Remnants of my son’s lego were littered on the floor like little land mines. I stared down at the kaleidoscope of colours, and side stepped all the way around them. I was so pleased at myself that I nearly missed the row of cars in the middle of the room. Each car, placed neatly before the other, was in perfect co-ordination.
I bent down to pick them up, when my son toddled into the room. If I moved just one of them, he would scream the house down. Thinking strategically, I aimed to get the bricks cleared up first.
‘Sam, you need to pick your bricks up, if you’re not playing with them,’ I say.
‘But I’m not finished,’ he says.
I lift my secret weapon from the kitchen side, ‘If you don’t pick them up, I will, and they’ll all go in the bin.’
He looks at the black bag, then to me, and hurries to put them in their box.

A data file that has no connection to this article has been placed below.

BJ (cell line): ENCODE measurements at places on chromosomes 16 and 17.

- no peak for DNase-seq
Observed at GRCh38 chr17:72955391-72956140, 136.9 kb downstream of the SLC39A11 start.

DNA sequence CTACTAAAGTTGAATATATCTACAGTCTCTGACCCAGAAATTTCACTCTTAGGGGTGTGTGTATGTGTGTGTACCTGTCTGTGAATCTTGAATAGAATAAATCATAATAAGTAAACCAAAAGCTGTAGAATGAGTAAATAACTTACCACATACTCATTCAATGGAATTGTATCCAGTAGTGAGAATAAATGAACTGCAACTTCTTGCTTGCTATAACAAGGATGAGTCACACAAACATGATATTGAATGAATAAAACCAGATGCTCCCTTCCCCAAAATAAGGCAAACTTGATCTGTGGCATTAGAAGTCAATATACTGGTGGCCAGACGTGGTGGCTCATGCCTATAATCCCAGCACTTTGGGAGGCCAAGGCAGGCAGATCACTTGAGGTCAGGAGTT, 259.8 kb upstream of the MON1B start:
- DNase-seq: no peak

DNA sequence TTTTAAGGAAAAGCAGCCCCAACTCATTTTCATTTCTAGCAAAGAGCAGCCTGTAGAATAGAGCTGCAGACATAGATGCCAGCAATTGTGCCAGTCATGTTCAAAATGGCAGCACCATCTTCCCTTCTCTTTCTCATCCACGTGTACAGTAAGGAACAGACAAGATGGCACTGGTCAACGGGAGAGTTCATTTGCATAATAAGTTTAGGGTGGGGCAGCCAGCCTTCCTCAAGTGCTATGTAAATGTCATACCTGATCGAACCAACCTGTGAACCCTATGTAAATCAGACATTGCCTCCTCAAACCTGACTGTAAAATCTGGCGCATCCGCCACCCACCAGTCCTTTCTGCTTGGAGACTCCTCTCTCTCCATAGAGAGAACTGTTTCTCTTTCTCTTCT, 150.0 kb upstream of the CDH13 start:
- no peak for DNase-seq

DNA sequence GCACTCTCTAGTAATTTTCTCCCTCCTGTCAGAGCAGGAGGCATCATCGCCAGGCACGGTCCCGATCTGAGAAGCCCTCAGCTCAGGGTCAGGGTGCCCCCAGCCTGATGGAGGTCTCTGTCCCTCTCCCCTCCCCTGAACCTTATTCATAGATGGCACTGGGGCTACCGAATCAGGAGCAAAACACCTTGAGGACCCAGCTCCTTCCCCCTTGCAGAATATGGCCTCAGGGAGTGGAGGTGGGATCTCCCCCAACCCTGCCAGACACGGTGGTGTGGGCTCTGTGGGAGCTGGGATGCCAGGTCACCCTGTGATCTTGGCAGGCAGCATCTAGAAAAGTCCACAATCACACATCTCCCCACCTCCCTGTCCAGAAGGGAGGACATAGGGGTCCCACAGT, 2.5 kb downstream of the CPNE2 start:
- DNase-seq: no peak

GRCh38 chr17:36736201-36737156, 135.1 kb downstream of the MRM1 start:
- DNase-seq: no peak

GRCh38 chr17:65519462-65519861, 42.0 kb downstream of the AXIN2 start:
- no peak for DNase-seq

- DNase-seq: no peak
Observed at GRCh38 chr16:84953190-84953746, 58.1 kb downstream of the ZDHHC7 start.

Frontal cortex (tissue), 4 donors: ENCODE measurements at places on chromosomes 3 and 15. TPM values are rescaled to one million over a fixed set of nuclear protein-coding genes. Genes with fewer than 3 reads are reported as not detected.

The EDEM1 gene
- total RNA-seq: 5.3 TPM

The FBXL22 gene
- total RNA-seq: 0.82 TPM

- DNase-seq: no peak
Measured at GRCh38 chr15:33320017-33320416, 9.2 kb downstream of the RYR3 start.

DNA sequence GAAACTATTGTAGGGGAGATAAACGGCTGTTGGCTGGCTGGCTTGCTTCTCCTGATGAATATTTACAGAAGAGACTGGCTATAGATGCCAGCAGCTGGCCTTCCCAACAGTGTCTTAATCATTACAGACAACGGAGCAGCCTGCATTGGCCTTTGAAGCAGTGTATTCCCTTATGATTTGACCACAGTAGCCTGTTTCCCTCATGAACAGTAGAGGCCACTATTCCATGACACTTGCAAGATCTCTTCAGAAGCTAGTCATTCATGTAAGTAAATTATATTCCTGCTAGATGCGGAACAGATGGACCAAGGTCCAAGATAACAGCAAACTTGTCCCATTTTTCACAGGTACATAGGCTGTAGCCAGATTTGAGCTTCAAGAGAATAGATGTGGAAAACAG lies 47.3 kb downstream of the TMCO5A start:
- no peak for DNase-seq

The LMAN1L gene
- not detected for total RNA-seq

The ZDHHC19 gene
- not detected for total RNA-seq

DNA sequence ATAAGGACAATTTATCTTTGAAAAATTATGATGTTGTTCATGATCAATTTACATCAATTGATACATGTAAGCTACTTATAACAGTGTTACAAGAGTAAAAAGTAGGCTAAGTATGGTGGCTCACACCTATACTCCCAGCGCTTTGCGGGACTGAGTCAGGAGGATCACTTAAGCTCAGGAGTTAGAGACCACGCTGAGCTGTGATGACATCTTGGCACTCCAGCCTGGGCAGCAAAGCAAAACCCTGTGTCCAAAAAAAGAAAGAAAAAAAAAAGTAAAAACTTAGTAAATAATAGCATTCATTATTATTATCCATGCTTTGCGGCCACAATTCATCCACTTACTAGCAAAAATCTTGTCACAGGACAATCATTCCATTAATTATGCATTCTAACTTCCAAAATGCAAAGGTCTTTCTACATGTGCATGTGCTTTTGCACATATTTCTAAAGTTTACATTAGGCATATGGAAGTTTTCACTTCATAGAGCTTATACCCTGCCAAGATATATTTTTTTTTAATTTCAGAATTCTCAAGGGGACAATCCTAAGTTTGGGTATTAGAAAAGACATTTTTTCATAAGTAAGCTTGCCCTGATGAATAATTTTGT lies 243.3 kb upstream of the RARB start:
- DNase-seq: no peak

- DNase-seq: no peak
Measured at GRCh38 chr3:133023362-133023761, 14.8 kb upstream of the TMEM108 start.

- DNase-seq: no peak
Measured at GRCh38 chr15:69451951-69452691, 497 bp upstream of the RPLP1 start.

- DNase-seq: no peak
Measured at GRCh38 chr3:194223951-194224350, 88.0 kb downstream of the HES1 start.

I step over his line of cars, and one moves out of line, just a few centimetres. He rushes over and instantly replaces it. Change, of any sort, is frightening to someone on the autistic spectrum.
We only found out a few months ago, and it was on his eighteen month check they told us he wasn’t using enough words. They observed him playing, talked to him, and talked to us.
‘I tell you what after the appointment, we’ll come back and tidy up. We had better pick up your cars though, Daddy might trip over them.’
‘Okay Mummy,’ he says.
I cried at first, but now I wouldn’t change him for the world.